va_list argument actually is not a va_list
va_list is permitted by the standard to be an array, and often it is.
va_list in a function argument gets adjusted to a pointer to whatever
va_list's internal first element is.
The weird rule (7.16p3) regarding how
va_list gets passed basically accommodates the possibility that
va_list might be of an array type or of a regular type.
I personally wrap
va_list in a
struct so I don't have to deal with this.
When you then pass pointers to such a
struct va_list_wrapper, it's basically as if you passed pointers to
va_list, and then footnote 253 applies which gives you the permission to have both a callee and a caller manipulate the same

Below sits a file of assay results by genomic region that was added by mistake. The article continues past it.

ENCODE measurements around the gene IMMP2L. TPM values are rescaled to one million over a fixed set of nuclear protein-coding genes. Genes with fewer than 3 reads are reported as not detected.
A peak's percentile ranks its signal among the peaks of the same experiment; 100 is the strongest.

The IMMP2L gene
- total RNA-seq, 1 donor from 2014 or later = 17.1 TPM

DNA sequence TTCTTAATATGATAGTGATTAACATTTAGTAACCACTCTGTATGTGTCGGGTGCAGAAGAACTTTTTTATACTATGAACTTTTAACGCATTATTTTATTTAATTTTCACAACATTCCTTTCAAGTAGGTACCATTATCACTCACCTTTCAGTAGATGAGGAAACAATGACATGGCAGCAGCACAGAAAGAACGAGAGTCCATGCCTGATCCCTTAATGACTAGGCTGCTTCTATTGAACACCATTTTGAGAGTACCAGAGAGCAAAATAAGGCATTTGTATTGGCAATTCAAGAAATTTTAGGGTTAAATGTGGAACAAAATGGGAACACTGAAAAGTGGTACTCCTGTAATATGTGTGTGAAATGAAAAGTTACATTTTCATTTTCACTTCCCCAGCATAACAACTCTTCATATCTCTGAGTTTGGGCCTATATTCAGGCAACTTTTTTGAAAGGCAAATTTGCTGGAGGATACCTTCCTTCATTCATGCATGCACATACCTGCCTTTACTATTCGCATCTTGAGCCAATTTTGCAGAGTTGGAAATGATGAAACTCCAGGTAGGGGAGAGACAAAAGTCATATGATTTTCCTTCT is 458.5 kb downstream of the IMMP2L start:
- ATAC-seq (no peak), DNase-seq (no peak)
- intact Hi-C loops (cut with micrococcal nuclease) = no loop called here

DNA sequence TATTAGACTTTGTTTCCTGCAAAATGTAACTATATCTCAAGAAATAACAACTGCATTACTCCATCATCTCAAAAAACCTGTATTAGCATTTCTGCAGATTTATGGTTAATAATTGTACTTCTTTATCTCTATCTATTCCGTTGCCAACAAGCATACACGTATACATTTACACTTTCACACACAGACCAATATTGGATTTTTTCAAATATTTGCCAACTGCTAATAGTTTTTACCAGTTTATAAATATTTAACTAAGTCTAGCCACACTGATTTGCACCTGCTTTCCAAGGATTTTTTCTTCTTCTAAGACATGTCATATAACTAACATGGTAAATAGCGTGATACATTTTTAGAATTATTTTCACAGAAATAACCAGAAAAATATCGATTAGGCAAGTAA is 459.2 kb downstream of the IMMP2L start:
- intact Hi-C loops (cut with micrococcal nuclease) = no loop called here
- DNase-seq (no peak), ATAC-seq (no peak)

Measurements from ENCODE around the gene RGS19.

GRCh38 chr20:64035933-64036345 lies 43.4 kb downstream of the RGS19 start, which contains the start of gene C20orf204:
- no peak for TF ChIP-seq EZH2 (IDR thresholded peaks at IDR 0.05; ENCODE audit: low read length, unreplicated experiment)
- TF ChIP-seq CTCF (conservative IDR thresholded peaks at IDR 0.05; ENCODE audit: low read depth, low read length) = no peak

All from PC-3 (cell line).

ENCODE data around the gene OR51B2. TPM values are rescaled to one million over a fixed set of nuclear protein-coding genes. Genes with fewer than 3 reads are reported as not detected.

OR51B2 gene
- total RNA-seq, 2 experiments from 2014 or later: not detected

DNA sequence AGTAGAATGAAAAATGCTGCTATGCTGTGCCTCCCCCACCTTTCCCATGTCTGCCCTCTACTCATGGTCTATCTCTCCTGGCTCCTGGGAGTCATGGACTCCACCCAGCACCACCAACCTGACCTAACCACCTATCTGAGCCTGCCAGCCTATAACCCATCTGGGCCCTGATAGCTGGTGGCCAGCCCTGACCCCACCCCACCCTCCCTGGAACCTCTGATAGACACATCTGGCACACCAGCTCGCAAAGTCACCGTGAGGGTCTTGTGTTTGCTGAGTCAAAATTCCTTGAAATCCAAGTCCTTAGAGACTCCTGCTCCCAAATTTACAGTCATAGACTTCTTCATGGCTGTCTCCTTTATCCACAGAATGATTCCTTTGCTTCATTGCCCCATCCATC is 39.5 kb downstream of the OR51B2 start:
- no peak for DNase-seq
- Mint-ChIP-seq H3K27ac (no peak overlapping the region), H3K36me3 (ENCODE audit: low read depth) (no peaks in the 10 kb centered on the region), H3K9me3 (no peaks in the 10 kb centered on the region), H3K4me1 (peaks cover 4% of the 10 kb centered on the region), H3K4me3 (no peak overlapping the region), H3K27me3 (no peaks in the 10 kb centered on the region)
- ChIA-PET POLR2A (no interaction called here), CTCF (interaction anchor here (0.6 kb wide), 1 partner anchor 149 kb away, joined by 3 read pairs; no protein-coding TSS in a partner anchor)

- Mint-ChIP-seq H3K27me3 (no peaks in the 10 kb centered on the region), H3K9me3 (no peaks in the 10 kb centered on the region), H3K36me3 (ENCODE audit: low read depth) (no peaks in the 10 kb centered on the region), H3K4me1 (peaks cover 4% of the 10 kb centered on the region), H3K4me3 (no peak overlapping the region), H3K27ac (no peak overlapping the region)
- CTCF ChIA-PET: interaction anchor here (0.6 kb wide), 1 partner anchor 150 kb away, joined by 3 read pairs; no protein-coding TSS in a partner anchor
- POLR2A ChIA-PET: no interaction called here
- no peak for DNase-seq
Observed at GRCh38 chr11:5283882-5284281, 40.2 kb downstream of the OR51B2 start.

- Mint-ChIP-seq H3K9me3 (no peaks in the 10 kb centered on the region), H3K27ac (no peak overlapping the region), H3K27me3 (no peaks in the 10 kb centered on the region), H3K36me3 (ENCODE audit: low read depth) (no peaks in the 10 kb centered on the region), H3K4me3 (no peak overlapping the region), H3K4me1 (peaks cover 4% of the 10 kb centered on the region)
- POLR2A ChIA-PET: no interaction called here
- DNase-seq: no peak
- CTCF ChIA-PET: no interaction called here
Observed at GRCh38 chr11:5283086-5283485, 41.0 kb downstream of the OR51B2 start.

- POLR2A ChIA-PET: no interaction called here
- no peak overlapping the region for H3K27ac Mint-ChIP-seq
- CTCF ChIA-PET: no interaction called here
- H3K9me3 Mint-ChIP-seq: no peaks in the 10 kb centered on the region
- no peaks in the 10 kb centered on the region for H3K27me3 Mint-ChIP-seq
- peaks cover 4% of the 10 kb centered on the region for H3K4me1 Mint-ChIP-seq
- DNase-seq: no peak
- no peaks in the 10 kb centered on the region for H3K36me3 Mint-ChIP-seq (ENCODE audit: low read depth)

va_list via such a pointer.
(The same thing applies to
setjmp.h. In general, this type of array to pointer adjustment is one of the reasons why array-typed
typedefs are best avoided. It just creates confusion, IMO.)
Another solution (C11+ only):
_Generic(vl, va_list: &vl, default: (va_list *)vl)
vl has type
va_list isn't an array type and just taking the address is fine to get a
va_list * pointing to it. Otherwise, it must have array type, and then you're permitted to cast a pointer to the first element of the array (whatever type that is) to a pointer to the array.